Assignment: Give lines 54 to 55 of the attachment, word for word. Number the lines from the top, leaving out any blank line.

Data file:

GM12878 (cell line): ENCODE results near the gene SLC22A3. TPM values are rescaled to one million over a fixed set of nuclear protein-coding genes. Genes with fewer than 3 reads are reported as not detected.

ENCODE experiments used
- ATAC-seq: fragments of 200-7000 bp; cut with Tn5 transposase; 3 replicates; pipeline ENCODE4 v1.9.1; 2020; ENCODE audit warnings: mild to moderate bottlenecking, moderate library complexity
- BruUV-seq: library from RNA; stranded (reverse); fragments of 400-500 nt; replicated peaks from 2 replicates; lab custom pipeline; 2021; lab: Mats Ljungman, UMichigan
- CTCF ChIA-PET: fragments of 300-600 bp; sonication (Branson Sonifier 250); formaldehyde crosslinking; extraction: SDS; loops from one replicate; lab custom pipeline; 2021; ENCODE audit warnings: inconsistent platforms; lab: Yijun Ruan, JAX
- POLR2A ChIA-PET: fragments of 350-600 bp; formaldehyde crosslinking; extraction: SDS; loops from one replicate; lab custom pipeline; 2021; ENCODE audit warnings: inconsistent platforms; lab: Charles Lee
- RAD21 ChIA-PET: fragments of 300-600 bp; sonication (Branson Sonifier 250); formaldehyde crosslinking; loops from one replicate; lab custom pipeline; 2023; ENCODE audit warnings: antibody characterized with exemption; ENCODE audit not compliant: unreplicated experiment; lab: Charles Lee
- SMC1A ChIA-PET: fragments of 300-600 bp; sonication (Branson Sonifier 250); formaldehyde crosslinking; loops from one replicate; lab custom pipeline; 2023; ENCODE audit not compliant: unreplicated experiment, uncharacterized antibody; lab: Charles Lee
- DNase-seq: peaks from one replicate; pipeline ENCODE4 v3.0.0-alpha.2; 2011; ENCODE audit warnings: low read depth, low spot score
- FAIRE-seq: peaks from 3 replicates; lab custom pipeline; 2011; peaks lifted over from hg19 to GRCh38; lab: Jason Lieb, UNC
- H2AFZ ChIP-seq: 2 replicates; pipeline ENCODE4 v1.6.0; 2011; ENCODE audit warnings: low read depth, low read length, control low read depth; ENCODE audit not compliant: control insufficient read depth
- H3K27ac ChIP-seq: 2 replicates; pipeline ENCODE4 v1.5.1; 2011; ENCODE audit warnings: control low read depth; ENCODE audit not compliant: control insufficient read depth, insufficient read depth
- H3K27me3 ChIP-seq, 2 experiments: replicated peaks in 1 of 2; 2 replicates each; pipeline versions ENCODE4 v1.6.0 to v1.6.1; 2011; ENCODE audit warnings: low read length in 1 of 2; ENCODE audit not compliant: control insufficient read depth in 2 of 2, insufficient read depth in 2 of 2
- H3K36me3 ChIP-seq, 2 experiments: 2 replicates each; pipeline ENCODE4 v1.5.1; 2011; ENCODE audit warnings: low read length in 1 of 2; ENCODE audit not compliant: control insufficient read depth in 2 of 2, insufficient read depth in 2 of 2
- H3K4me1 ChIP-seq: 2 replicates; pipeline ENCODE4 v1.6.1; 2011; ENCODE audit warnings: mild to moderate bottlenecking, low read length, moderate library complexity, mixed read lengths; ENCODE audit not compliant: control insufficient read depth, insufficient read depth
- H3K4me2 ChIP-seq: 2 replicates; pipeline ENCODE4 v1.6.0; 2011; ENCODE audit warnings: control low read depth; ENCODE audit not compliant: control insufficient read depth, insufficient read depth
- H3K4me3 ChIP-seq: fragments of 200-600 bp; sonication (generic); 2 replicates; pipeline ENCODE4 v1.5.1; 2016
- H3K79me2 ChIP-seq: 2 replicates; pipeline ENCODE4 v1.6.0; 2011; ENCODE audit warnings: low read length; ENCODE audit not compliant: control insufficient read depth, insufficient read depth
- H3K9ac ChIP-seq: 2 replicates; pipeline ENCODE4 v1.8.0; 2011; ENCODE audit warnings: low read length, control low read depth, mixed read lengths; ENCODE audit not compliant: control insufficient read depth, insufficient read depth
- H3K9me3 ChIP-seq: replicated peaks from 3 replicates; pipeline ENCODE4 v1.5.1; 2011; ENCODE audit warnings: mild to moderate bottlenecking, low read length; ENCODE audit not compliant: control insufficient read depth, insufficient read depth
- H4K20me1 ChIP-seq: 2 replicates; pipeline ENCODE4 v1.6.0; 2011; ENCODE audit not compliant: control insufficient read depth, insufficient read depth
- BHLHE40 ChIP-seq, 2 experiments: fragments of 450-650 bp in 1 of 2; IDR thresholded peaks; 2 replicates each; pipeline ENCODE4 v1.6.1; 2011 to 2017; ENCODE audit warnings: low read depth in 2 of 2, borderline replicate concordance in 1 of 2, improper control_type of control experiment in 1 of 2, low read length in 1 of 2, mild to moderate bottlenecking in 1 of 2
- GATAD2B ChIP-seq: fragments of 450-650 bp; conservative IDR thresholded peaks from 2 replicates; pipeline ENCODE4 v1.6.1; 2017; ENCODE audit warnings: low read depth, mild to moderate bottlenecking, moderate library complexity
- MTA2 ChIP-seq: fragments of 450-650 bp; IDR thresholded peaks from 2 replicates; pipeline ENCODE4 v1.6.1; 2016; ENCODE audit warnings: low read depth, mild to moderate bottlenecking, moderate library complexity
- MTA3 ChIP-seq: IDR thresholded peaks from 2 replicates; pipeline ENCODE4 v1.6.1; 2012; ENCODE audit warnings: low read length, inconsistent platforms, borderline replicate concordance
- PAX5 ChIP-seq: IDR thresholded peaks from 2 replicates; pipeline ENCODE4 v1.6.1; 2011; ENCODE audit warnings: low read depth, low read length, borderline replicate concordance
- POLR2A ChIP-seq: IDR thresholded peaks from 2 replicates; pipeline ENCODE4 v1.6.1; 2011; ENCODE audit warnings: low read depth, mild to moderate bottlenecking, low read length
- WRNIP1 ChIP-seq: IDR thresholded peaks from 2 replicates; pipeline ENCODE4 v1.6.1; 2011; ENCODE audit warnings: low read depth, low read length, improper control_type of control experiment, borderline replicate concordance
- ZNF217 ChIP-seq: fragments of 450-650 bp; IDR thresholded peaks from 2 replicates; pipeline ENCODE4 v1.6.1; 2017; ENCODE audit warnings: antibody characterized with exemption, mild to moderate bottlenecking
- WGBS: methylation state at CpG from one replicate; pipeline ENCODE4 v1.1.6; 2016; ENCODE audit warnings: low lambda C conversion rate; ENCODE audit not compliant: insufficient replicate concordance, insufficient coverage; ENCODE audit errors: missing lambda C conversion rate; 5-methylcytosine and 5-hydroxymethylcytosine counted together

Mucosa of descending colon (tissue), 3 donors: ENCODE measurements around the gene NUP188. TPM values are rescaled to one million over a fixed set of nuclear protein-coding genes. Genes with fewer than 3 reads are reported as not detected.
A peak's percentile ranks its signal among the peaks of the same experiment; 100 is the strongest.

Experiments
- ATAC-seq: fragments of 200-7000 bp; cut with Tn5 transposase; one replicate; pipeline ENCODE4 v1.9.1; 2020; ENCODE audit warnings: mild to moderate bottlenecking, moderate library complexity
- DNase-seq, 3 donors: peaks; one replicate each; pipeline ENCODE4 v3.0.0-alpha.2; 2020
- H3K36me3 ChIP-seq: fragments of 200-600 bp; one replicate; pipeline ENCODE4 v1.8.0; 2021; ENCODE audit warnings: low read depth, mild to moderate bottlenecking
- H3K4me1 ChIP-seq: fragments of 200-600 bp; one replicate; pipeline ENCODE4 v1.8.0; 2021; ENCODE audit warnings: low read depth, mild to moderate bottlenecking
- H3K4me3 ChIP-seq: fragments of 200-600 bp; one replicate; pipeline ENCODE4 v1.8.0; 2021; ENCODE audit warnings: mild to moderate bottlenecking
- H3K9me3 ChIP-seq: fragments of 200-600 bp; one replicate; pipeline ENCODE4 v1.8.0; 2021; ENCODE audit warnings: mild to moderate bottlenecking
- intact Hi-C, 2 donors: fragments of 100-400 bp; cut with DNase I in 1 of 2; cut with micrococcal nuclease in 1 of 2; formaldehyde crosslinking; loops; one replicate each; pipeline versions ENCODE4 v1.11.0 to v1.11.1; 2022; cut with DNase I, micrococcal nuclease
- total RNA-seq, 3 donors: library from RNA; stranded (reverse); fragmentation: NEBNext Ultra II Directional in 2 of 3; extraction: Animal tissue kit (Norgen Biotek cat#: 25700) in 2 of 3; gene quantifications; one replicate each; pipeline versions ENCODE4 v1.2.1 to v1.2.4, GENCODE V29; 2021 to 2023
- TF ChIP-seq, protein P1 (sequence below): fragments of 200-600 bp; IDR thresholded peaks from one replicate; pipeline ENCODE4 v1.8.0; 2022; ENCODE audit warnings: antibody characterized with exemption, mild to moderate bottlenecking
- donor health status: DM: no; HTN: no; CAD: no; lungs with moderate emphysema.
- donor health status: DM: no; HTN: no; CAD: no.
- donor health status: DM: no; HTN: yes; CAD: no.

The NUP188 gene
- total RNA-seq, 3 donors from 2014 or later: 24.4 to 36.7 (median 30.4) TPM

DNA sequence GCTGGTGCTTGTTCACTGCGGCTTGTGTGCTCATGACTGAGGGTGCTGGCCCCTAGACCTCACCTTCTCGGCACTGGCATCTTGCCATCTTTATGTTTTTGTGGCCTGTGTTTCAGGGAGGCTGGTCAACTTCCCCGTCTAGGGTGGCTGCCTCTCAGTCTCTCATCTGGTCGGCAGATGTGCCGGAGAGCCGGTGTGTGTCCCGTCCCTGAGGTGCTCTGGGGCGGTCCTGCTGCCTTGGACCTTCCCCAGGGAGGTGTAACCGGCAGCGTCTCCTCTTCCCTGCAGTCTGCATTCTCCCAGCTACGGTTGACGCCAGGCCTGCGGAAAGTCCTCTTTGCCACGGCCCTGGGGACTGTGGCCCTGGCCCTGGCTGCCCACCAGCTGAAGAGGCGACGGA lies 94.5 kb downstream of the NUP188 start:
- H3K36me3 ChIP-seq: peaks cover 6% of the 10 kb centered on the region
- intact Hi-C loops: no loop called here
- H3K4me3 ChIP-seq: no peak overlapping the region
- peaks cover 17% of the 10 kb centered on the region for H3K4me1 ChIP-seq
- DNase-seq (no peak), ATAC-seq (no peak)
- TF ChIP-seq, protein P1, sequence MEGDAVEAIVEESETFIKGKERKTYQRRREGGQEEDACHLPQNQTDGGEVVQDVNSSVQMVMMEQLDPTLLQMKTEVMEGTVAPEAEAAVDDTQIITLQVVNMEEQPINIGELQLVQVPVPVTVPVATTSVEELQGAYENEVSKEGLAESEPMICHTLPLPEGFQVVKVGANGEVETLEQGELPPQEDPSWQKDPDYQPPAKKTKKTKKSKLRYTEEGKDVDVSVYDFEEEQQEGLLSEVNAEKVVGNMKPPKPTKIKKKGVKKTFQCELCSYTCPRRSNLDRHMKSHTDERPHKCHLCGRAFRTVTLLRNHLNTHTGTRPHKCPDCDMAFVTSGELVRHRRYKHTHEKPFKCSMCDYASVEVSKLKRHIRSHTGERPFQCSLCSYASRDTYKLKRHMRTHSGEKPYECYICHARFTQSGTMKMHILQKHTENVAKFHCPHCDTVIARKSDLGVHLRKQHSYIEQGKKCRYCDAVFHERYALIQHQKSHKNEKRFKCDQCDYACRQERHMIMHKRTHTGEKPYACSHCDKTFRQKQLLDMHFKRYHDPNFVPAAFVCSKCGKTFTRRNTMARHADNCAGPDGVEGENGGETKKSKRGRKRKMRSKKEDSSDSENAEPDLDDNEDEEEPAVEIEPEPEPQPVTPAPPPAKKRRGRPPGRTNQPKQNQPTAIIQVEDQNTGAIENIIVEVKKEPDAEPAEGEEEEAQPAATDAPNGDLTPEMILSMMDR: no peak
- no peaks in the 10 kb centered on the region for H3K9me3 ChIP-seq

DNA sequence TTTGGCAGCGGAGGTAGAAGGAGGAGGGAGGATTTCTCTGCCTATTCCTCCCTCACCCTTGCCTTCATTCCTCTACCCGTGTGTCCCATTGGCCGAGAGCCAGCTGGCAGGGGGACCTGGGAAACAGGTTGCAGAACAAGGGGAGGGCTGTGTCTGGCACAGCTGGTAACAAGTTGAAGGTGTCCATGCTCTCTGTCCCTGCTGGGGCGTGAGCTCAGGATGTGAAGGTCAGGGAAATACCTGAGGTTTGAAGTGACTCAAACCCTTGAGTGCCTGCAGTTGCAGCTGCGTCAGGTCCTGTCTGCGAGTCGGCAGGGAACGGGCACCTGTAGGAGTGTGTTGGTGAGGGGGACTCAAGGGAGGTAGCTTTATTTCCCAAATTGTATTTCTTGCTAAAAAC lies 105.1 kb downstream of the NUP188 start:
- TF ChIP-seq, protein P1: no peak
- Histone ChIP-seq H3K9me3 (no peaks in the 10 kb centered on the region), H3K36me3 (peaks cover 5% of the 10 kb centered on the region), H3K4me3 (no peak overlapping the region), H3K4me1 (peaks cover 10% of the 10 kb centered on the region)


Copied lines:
- TF ChIP-seq, protein P1, sequence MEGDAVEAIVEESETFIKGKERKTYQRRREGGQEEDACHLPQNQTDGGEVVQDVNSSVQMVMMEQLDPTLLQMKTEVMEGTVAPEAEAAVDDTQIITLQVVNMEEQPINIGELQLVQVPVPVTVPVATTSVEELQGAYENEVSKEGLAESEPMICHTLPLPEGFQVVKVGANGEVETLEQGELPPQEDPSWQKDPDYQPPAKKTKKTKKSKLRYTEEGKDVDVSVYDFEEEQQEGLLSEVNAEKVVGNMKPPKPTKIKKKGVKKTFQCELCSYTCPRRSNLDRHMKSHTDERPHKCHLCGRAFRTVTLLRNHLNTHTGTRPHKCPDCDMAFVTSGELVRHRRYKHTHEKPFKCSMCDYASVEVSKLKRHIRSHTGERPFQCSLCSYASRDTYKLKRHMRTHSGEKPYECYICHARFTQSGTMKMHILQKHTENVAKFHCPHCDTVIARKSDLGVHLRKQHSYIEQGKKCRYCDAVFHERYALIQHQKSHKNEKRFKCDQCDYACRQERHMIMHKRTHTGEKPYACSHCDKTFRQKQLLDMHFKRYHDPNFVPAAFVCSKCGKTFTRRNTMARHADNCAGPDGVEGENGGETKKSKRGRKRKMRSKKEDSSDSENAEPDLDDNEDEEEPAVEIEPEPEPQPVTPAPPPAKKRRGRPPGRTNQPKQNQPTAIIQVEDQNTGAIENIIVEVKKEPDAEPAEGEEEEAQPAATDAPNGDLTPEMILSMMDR: no peak
- no peaks in the 10 kb centered on the region for H3K9me3 ChIP-seq